A finger of suspicion was pointed at the male model Dagsen Love, who proved not to mind too much. “I wish I was involved in The Paris Review art theft!” he said, before confessing to a lesser crime. “I will admit to taking a hat without paying. I asked someone for permission because I couldn’t find the person handling payments.” Hardly the words of a hardened criminal.
Next, we questioned Dean Kissick, the New York editor of the contemporary-art magazine Spike. A prime chronicler of the so-called Dimes Square scene, perhaps he would know who might have stolen the picture. “I’d imagine it was the Drift girls,” he declared, referring to the fashionable journal, which recently secured funding from the art dealer David Zwirner. “That’s exactly the kind of thing they would do, because [The Paris Review] is like a rival. After all,” he went on, “Zwirner as an institution is very interested in the power of images and the power of gestures that are hard to understand.”
When we approached Rebecca Panovka, co-editor of The Drift, our e-mails went unanswered. A sign of guilt? Or merely the sign of an encroaching publication date? Whatever the case, since The Drift doesn’t have a physical office, it seemed hard to imagine where they would display such a spoil of war. Indeed, David Velasco, the editor of Artforum, suggested that the whole affair might be “a very ingenious publicity stunt by the new editor” to “juice up the gossip world. And if that’s the case, then hats off to her.”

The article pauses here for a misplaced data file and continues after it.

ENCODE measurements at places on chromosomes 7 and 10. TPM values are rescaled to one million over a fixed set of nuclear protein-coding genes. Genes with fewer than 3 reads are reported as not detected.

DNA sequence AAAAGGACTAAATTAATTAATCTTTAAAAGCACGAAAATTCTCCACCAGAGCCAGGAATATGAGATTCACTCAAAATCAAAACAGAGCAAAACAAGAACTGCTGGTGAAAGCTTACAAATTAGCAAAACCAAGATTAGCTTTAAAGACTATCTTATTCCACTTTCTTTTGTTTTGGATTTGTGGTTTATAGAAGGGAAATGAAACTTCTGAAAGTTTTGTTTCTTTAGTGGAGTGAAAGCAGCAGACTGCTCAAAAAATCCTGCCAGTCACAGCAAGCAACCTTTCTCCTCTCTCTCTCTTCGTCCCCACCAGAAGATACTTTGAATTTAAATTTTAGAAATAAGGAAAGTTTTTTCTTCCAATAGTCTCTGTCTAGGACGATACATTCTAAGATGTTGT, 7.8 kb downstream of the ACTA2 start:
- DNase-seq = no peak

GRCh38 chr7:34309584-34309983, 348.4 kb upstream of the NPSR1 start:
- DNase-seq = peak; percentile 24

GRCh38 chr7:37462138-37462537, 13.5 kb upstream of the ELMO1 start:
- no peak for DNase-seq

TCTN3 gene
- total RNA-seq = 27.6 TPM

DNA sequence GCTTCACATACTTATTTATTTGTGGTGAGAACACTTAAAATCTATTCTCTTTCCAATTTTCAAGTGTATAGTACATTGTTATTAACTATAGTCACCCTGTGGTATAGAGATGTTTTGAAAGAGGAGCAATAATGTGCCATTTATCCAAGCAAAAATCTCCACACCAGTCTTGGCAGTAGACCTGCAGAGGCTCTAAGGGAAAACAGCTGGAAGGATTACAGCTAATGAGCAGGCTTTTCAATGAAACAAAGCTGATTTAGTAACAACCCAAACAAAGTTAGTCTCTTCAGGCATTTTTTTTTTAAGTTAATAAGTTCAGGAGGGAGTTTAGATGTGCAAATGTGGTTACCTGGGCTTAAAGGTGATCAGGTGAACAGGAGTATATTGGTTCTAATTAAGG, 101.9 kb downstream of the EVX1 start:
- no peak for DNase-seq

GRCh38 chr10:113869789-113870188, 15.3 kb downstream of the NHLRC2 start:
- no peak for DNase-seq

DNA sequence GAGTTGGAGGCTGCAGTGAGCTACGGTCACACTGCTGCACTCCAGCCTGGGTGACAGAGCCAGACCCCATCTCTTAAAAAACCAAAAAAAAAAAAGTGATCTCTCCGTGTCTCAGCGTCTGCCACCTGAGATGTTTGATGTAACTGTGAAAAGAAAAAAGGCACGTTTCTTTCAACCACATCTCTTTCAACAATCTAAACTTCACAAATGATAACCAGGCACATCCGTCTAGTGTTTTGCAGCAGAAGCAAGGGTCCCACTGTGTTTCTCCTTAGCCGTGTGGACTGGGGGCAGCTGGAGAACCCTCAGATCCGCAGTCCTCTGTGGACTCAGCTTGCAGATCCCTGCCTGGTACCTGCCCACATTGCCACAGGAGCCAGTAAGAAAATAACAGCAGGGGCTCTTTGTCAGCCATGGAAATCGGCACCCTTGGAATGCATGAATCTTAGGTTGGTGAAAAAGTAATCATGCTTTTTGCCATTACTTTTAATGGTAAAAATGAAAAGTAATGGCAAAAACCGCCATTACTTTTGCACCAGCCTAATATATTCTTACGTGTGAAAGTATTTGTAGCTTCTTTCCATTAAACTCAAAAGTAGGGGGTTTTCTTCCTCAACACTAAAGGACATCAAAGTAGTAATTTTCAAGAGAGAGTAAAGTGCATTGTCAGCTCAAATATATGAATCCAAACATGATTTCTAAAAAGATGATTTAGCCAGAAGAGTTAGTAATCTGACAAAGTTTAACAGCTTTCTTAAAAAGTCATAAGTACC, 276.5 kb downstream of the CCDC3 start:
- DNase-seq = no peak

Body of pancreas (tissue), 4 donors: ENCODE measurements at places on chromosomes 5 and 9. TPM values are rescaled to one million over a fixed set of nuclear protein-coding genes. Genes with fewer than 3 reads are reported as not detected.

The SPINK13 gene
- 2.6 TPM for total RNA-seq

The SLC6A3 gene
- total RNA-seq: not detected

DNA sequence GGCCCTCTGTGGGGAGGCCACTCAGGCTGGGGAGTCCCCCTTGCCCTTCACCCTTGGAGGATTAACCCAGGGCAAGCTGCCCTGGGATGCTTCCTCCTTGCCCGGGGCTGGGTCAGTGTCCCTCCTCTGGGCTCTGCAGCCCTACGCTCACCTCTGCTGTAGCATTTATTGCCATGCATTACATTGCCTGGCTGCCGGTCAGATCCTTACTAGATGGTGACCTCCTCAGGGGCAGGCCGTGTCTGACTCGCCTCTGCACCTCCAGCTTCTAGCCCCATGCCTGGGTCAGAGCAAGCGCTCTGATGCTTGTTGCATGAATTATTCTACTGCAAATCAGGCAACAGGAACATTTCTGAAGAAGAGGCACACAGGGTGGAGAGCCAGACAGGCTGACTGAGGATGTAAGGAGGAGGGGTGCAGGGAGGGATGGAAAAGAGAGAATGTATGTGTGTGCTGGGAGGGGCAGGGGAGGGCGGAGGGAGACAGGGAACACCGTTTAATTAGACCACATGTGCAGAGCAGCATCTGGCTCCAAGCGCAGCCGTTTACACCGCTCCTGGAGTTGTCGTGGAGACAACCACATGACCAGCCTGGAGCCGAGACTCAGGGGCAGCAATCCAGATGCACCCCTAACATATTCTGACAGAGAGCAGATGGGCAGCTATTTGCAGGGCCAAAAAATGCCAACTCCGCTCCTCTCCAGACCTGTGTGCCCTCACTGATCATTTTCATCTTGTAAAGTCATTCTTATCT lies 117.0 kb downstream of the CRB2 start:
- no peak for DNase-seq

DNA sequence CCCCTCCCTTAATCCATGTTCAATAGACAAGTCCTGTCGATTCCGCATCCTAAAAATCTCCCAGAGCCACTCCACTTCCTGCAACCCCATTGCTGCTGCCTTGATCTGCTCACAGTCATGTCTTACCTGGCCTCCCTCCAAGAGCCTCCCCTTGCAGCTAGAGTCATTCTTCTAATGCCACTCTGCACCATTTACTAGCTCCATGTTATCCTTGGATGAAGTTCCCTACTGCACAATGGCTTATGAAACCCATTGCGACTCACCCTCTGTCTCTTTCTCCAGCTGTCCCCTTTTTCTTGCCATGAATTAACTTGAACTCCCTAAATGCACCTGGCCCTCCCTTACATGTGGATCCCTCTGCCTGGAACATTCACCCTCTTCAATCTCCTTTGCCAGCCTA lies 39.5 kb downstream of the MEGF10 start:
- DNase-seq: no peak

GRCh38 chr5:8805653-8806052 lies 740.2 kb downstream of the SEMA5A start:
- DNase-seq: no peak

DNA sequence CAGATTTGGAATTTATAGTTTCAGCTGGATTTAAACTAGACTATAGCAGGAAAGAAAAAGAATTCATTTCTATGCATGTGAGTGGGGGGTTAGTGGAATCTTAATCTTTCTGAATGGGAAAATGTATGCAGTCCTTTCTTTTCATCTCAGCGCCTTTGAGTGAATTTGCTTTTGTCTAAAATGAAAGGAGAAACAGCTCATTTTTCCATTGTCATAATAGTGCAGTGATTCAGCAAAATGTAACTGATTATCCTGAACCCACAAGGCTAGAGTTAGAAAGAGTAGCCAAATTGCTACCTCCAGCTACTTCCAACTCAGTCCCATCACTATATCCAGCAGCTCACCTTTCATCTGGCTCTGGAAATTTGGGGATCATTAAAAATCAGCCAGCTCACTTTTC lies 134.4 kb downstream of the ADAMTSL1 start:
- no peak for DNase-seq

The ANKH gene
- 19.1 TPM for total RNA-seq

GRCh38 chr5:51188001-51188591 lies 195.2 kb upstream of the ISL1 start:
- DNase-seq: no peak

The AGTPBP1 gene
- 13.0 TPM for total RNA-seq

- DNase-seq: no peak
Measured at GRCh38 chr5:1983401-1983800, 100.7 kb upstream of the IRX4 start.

With so many critics, theorists, poets, and assorted postgraduates, the theft itself was rapidly becoming less important than the meaning of the theft. Was the fact that the missing picture depicted two women a subtle dig at the current female leadership? Or was some versifier merely following T. S. Eliot’s dictum—“Immature poets imitate; mature poets steal”—a little too literally?
Perhaps Stephen Hiltner, an editor at The Paris Review back in 2016, might be able to shed some light on the matter. He had negotiated the return of a framed letter by Gordon Lish to Ann Beattie that had also been stolen from the office during a party (not to be confused with the theft, at a 2017 party, of a Tomi Ungerer drawing of Günter Grass, which was quickly returned, along with two other pictures that the staff hadn’t noticed were missing). Although now at The New York Times, Hiltner was still honor-bound not to reveal the repentant thief’s identity, but he was happy to share his knowledge of the case. “My sense is that these kinds of transgressions, which seem exhilarating in the moment, hit differently in the sober light of day,” he said.
One can hope, but as of this writing, no one has sobered up sufficiently to return the picture. When asked whether this would cause The Paris Review to re-evaluate its party policy, Stokes assured us in an e-mail that there are no plans to change the gatherings, “which we trust will remain raucous as ever.” Has she considered tightening security? “As to the question of frisking,” Stokes said, “we do our best to resist the temptation wherever possible.”
George Pendle is an Editor at Large for AIR MAIL. His book Strange Angel: The Otherworldly Life of Rocket Scientist John Whiteside Parsons became a television series for CBS All Access. He is also the author of Death: A Life and Happy Failure, among other books